Chance Encounters: Christ Reveals Who We Are
Topic: Christ Seeks Us Scripture: John 4:1–4:30
Sojourner Truth, the great abolitionist and helper of slaves, declared, “Religion without humanity is very poor human stuff.” We’ve seen a lot of religion without humanity. Such judgmental religion condemns and looks down on and makes people feel miserable. In our text today, Jesus shows religion with humanity in it. He is kind and decent toward a woman of Samaria. This life-changing encounter began with his very human need. He was thirsty, and he asked for a drink of water. In this request, though, His intention was to meet a human being on equal terms. He wanted to empower her spiritually. The barriers that might have kept them from meeting were of no concern to Him. Most of us have a way of avoiding talk about the deepest things in life: meaning, love, and purpose. We don’t expect to go there in a casual conversation. We lack the vocabulary. We don’t want to violate someone’s personal space. We don’t want to seem holier-than-thou. We might wonder if we are really loved by God, so how can we possibly convince someone else?
In the presence of Jesus, our self-perception changes. All the touchstones that define who we are, relatives, occupation, hobbies, values - can also prevent true self-knowledge. We seem to be merely a list of preferences and experiences, rather than a child of God. We could take a cue from the Lord. When Moses asked to know God’s name, the answer was: “I am who I am.” Maybe that’s all we need. We’re daughters and sons of our loving Lord. We are who we are.
The 14th century mystic with a funny name, Hildegard of Bingen, said, “We cannot live in a world interpreted for us by others. An interpreted world is not a hope-full world. Our task is to take back our own voice, to see our own light, to do our own listening. Like billowing clouds, like the incessant gurgle of the brook, the longing of the spirit can never be filled but only embraced.” Our experience must be our own, not someone else’s.
What can it mean for us to be in touch with that living water within, which Jesus says is a great gift? His image is of a spring bubbling up under its own power. Such a bubbling spring was considered a miracle in that desert land. You didn’t have to dig and scrape the dirt in search of it: it simply appeared, with a will of its own.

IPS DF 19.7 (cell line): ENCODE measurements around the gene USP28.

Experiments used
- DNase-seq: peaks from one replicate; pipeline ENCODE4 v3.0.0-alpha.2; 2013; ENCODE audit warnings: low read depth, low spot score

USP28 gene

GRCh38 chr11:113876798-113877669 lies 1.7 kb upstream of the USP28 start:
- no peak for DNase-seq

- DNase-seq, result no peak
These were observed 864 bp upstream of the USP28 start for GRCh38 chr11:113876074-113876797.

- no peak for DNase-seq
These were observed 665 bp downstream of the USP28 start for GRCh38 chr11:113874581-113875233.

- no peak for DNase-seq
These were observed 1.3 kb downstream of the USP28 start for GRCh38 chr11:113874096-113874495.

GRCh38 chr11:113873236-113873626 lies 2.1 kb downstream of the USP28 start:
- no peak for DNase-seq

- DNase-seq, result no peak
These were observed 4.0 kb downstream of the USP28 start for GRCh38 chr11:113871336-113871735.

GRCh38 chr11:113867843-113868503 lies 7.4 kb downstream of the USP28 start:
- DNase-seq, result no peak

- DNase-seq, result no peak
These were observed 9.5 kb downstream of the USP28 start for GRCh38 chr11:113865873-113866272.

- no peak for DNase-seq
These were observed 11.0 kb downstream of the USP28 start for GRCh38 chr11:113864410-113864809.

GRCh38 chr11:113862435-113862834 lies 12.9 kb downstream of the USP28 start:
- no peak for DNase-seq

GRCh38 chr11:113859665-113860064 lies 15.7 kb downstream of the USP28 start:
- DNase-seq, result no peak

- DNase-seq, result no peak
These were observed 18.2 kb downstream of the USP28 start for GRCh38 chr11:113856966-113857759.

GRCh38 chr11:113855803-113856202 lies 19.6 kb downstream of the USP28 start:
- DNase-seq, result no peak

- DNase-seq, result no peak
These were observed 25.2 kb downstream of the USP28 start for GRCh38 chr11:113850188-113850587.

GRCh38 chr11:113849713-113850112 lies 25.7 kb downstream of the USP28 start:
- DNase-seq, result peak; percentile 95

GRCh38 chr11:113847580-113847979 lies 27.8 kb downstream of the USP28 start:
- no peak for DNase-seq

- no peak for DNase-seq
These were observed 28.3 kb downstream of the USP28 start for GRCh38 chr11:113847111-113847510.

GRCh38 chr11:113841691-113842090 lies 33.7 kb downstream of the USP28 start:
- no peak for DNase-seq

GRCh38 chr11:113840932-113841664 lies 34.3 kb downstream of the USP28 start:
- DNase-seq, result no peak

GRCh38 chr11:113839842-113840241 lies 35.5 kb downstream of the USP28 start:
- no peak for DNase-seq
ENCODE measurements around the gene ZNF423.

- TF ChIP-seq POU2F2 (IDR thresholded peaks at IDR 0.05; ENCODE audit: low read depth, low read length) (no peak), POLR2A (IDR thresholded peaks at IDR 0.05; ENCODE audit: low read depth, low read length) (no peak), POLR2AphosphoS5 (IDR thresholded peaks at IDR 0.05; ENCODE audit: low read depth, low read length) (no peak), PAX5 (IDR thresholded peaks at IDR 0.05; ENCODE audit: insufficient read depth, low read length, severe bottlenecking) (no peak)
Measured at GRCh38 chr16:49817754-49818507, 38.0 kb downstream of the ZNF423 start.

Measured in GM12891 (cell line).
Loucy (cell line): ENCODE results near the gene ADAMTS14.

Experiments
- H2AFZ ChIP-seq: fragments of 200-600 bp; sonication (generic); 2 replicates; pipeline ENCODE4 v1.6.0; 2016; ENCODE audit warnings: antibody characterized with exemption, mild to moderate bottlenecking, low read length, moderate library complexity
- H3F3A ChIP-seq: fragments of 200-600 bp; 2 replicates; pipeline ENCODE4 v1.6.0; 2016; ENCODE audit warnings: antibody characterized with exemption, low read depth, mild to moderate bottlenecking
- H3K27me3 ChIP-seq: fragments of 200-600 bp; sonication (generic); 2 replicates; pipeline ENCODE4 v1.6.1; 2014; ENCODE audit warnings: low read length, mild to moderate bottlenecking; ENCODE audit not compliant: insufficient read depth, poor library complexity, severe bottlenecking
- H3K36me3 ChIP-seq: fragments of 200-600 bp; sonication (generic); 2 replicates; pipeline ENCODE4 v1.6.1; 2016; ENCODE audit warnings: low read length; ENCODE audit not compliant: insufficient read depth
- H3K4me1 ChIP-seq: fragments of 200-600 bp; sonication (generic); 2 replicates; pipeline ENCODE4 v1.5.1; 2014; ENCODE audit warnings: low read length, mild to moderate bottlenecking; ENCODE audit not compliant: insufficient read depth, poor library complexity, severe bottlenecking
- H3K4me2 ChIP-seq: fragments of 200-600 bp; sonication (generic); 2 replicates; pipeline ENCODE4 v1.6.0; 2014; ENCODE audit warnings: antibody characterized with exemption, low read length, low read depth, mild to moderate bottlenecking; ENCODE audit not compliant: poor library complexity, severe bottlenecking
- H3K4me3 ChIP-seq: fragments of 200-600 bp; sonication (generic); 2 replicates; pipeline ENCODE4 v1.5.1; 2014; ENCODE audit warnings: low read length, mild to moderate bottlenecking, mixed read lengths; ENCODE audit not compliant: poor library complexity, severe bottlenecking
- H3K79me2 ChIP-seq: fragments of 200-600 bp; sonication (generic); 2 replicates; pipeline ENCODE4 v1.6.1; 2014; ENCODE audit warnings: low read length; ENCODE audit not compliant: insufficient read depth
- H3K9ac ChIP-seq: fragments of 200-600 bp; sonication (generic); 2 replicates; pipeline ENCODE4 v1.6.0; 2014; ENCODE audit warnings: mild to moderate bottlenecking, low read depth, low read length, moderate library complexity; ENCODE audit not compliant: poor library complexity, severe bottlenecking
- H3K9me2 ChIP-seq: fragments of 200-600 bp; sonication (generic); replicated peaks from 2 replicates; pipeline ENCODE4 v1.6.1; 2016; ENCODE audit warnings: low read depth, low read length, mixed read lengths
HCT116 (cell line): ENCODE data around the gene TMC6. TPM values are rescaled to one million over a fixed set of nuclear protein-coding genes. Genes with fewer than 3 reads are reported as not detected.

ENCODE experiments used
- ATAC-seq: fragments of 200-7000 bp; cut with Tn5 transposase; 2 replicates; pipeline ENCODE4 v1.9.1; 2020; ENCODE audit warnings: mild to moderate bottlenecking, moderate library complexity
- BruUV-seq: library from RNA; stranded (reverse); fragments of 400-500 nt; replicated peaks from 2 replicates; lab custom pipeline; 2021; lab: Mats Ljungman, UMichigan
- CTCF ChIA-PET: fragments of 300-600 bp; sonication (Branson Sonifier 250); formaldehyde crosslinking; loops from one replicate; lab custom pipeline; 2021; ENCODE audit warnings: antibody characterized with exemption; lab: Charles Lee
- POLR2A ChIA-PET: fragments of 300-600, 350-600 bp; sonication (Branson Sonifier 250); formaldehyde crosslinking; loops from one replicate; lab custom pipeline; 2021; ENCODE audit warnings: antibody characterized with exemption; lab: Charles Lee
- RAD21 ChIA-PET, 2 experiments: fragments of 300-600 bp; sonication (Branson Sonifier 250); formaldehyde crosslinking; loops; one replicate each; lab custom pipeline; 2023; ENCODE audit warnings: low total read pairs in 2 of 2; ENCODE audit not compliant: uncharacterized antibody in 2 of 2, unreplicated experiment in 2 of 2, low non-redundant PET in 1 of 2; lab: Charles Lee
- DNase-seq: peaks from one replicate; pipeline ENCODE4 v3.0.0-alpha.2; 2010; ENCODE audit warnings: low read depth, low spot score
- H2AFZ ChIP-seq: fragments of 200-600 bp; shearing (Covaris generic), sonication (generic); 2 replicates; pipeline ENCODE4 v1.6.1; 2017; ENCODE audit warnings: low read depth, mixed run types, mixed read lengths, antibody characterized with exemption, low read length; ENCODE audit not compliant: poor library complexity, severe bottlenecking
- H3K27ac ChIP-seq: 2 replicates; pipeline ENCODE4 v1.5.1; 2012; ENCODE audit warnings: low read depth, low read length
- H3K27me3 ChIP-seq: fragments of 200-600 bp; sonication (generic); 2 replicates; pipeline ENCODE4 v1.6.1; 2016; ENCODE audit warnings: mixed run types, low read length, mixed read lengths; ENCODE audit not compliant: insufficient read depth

Our task might simply be to let it happen and to not block the Spirit by negative thoughts or lack of faith. When I was young, I built a dam that completely stopped the small stream behind our house. Soon enough, the police were at our door. They said the dam was so effective that the stream was backing up into the neighbors’ basements. They stood over me as I dismantled the dam until the water flowed free and clear once more.
In Lent, we try to remove the debris and let the spirit flow through us again. God will speak and act through us if we allow it, just don’t try too hard. Don’t try to engineer the outcome. Step aside, and let the Spirit roll.
The inner dialogue of prayer is part of the flow. We can carry on the conversation with Christ. We can talk with the Lord, and listen, too. I have an eight-year-old who might dispute the idea that listening is part of conversation-she talks non-stop. We can speak and listen.
A great gospel song sung by Jim Reeves and others asks, “How long has it been since you talked with the Lord, and told all your heart’s hidden secrets? How long since you prayed - how long since you stayed on your knees till the light shone through?” That musical question makes us stop and think.
In the end, the woman herself became a vessel of faith. Symbolically, she abandoned her water jar at the well and ran back to town, carrying not water, but word, word of the Messiah. Her new vocation was spiritual. Water still needed to be hauled, all the chores were still there, but now a primary purpose stood over them all: to share the Spirit, to point others to where Christ could be found. That was her passion now.
The townspeople said later in the chapter, “We don’t believe because of you anymore, we’ve seen him for ourselves.” Okay, whatever. She played an undeniable role in their faith development. She inspired others to search. It’s our privilege to be inspired by the incredible witness of our church members who are going through some very challenging times. They do so with grace and good cheer. It’s a miracle to behold. Such faithful witness moves the rest of us forward in our own conversation with Christ. May the living waters of the Spirit flow through us, too.